On both sides of the Pacific, entrepreneurs and business leaders who grew up expecting to sell their product to the US market are now having to play by a new set of rules that are yet to be fully defined. It will be left to the lawyers to work out exactly what they should look like.
‘One of the most significant developments I have seen in international trade is that a large number of companies are now having to find ways of establishing rules for how they can interact with each other’, says Antonio Riva Palacio Lavin, counsel at Curtis, Mallet-Prevost, Colt & Mosle.
‘Cattle growers in Mexico are selling meat in China, Chinese honey harvesters selling their product in Mexico. In a way, that is far more interesting in terms of the legal consequences than seeing a large SOE going into Latin America to build hydroelectric plant. Those larger projects are almost too big to fail. The numbers involved are so large that everyone has an interest in it going ahead. When the numbers are smaller there is less incentives for the banks, regulators and business leaders to make a project succeed. That’s when you start to find yourself challenged as a lawyer.’
The growing demand for China to Latin America cross-border work was one of the reasons Curtis established a presence in Beijing. With offices in Mexico City and Buenos Aires, the firm found itself needing to service both a growing number of Mexican and Argentinian clients wishing to do business in China, and a steadily increasing flow of Chinese clients operating in Mexico and Argentina. Riva Palacio, a Mexican national, spent five years acting as the firm’s chief representative in Beijing, helping to build its cross-border advisory practice. He says that while Chinese clients expect their firms to have an on-the-ground presence in international markets, they do not necessarily appreciate the complexities of operating in such a radically a different legal environment.
‘The biggest cultural barriers we have seen is that Chinese clients tend to place countries and their laws into very broad categories’, he comments. ‘From this perspective, the law is either US law, European law, or something less robust that will give them much more leverage or negotiating power. To generalise massively, there can be an assumption that from a legal perspective engagements with Latin America will be much more akin to Africa than Europe or the US, which is not accurate. Part of the process we have been through with our Chinese clients is to sit down with them and explain the features of each particular system of law, which aspects of that law would help them to enter a market, and what the limits of such law is for achieving their objectives. It is important to always make it clear that there is no homogeneous body of law and that national differences matter.’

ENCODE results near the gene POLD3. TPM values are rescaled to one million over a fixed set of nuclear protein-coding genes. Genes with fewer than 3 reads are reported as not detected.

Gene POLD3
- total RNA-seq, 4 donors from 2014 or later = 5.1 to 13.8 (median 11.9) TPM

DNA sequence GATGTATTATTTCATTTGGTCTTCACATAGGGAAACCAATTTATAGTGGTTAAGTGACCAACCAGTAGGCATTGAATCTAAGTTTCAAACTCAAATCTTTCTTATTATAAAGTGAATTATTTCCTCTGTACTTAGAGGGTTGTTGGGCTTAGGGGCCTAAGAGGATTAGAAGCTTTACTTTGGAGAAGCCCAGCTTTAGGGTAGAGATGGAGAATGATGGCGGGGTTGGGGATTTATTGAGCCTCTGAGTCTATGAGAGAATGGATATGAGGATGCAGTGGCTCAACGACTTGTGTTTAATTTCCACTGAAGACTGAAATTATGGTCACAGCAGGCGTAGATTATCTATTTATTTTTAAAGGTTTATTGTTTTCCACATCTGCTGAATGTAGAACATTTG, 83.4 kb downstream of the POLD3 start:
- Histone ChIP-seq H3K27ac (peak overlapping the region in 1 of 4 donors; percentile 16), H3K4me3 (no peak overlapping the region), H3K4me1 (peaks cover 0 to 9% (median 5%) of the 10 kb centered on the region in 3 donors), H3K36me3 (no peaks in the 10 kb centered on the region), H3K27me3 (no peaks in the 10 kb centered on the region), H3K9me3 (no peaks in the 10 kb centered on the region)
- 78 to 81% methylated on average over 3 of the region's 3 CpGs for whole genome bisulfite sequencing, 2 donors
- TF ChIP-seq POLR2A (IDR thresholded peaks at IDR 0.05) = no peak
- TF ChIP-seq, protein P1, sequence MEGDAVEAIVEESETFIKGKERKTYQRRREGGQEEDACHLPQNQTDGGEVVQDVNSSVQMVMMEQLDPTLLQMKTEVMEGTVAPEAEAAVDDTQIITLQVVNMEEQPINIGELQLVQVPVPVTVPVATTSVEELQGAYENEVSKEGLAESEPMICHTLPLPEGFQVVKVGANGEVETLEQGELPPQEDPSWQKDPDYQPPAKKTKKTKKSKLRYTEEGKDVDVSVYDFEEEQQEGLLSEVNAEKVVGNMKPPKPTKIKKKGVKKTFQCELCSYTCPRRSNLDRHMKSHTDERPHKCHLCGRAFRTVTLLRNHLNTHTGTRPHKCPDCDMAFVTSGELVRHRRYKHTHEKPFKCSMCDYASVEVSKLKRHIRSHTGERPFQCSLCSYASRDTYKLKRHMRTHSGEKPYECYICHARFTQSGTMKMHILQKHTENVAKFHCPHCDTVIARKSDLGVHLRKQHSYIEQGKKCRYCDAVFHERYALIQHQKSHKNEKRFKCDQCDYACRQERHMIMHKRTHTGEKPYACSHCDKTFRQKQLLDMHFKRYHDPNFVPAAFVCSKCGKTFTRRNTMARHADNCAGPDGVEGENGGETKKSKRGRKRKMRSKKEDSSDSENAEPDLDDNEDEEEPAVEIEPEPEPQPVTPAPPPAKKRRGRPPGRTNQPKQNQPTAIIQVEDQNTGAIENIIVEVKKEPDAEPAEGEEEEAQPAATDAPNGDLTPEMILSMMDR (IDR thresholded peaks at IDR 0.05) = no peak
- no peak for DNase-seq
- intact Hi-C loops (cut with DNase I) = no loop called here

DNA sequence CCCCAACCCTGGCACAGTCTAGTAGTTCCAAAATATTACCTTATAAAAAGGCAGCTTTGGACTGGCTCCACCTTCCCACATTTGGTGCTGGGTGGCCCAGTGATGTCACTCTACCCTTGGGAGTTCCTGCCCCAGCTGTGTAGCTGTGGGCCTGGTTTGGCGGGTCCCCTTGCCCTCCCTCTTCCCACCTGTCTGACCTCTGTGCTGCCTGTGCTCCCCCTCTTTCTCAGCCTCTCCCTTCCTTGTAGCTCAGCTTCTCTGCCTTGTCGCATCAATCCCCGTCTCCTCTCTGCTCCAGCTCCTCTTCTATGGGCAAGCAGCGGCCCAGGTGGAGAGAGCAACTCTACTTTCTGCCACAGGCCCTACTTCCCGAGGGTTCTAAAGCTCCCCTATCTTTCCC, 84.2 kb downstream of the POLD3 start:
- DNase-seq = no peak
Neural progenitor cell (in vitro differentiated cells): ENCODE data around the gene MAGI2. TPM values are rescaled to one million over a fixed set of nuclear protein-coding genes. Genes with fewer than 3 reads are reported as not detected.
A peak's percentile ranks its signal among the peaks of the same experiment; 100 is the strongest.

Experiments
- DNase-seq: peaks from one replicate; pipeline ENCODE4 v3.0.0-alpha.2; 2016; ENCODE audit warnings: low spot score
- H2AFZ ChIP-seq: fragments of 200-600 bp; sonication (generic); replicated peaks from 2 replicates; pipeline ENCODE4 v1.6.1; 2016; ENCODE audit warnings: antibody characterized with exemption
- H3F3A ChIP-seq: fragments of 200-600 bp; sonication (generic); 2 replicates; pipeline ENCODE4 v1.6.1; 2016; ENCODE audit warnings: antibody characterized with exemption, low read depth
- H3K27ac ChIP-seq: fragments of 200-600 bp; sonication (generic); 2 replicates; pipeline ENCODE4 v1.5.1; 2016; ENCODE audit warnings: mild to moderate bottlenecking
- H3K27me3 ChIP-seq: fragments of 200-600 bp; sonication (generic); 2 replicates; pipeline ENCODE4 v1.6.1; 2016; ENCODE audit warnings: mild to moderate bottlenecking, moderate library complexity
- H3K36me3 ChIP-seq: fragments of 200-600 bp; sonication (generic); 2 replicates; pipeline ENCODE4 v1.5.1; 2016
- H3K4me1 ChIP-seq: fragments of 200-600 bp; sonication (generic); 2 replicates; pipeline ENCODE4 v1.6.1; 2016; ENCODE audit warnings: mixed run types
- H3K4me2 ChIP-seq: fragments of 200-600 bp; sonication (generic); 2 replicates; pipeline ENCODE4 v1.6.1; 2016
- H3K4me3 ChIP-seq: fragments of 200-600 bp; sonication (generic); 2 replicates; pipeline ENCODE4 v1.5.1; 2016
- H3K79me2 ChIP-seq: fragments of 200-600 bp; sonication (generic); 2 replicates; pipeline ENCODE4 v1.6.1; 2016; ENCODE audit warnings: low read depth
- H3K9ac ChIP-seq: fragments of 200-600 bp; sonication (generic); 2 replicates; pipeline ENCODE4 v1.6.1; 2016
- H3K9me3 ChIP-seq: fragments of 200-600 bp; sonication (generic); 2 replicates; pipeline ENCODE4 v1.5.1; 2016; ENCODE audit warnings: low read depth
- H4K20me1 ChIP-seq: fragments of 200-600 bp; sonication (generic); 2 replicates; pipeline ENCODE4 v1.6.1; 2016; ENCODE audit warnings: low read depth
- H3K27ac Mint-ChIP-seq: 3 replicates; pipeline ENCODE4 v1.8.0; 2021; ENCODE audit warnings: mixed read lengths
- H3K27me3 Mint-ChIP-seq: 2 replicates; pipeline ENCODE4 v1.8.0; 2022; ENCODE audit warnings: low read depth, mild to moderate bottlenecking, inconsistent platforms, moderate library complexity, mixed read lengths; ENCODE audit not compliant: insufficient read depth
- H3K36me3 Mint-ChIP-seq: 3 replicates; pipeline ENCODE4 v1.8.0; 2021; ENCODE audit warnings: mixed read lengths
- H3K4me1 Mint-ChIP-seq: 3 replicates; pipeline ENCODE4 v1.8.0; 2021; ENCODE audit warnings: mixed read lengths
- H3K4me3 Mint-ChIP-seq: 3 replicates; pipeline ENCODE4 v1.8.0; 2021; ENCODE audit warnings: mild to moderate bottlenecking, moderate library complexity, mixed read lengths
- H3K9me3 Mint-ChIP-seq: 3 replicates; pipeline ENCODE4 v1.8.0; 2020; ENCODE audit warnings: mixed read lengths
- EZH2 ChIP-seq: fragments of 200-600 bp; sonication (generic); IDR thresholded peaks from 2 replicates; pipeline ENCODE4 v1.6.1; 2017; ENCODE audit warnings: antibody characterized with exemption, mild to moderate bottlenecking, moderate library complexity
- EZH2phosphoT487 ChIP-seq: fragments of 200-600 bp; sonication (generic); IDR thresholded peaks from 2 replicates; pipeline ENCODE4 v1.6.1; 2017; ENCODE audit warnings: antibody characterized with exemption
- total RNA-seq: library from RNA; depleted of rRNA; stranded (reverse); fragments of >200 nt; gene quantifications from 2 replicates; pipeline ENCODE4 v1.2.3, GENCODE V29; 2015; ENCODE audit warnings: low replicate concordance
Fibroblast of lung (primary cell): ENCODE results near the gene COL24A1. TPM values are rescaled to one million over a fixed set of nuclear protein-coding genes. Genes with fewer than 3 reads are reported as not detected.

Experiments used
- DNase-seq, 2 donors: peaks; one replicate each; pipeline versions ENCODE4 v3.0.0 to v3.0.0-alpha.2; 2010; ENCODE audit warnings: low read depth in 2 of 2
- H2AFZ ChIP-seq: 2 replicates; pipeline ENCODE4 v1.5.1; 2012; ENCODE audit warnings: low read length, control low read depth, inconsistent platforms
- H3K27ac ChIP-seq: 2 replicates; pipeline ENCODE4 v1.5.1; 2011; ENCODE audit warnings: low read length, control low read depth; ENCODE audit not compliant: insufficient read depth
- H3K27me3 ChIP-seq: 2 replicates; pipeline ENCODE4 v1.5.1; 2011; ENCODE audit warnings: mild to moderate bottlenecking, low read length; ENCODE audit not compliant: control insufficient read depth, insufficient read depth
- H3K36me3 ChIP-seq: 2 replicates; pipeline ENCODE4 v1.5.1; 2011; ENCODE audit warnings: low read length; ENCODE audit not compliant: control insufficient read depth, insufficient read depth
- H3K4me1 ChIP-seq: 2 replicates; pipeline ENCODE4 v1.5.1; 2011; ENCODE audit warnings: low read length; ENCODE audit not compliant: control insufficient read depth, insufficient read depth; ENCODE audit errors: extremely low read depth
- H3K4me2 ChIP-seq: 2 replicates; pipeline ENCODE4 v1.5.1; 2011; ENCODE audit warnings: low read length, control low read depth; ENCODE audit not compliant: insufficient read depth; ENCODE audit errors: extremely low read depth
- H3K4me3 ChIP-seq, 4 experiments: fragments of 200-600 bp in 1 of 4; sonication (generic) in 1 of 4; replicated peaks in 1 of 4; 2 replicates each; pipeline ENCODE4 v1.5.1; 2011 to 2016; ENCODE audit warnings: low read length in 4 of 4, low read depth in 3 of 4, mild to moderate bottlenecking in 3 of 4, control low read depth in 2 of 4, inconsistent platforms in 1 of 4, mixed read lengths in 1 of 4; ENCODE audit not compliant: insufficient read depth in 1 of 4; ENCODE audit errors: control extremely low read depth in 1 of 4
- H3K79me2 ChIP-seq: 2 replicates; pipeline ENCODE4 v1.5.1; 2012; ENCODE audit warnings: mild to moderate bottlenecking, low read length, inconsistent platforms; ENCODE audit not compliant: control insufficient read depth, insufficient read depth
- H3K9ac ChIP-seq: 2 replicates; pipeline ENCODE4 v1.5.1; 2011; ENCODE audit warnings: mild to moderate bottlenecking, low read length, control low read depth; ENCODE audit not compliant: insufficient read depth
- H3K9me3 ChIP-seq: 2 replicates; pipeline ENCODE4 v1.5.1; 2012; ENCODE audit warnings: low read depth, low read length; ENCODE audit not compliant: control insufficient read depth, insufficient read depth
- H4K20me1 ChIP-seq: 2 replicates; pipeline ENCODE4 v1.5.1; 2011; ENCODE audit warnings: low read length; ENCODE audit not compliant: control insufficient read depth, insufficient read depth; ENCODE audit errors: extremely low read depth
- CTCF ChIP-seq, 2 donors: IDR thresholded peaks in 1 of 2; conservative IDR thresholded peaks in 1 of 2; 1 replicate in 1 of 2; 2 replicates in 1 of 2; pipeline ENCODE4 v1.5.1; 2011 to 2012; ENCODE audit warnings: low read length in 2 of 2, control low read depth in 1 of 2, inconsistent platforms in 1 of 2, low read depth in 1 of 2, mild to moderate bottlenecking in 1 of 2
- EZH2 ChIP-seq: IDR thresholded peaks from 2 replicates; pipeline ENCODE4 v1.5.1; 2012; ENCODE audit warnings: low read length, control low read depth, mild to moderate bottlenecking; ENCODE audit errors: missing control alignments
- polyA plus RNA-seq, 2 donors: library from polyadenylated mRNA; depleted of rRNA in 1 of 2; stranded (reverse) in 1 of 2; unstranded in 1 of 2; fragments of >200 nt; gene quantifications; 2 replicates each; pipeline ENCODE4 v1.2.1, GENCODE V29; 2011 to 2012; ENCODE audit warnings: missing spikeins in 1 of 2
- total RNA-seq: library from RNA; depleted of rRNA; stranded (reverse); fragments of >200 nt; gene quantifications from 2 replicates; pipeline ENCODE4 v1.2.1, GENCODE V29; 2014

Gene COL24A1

Lost in Translation
In large part these challenges stem from a lack of familiarity between Chinese and Latin American parties. Trade may be picking up, but Latin America is very far from being China’s backyard.
There are still few direct flights from China to the continent, and Chinese businesses looking to Latin America will find that relative costs are higher and networks less well-established.
Latin America’s legal and business environments also remain somewhat mysterious to Chinese buyers.
‘Adapting to the Latin American market culturally is one of the bigger barriers to Chinese investment, and this is especially the case when it comes to appreciating differences in labour relations and legal and regulatory frameworks’, comments Xinyue Ma, China Research and Project Leader at the Global Development Policy Center at Boston University. ‘Historically, Chinese businesses have moved slowly in Latin America, learning how to operate in the market through trial and error. Recent history has shown that Chinese companies take a long time to adapt to the local regulatory and market environment.’
In particular, she says, dealing with environmental and social safeguards have traditionally been problematic for Chinese outbound investments, especially in Latin America where countries are more likely to have strong regulatory mechanisms in place, even if the execution and enforcement of those mechanisms is sometimes patchy. ‘Unlike multinational banks, Chinese development banks do not have such a rigorous mechanism or internal safeguards. They are not compelled to avoid certain types of investment or abide by certain environmental and social standards and processes.’
Jennifer Zhang, a partner with DeHeng Law Office in Beijing, says these issues date back to the early days of China’s enhanced engagement with the developing world. ‘What we learned in the 1990s is that Chinese banks are not familiar with a range of standards that are considered the norm elsewhere, whether that’s environmental standards, labour protection standards or any other form of non-financial commitment that comes with a typical development financing. It is not that the development banks or other financing institutions set out to deliberately violate these standards, it is simply that they were used to the Chinese way of financing and ran into problems. From that early experience development banks learned rapidly how to structure things in a way that meets the required standards relevant to the country in which they are investing, but some problems remain. Things like community protections remain relatively unfamiliar to Chinese lenders because they are rarely encountered at home.’
‘The rapidity with which Chinese businesses have matured in their approach to Latin America can be seen across the board.’
Even Chinese businesses that are well established in Latin America can find it difficult, adds Lin Zhong of EY Chen & Co. ‘Complying with local regulations in terms of visas, immigration and local labour law can be a challenge for Chinese parties and often requires additional legal support, especially if there is some kind of labour outsourcing arrangement.’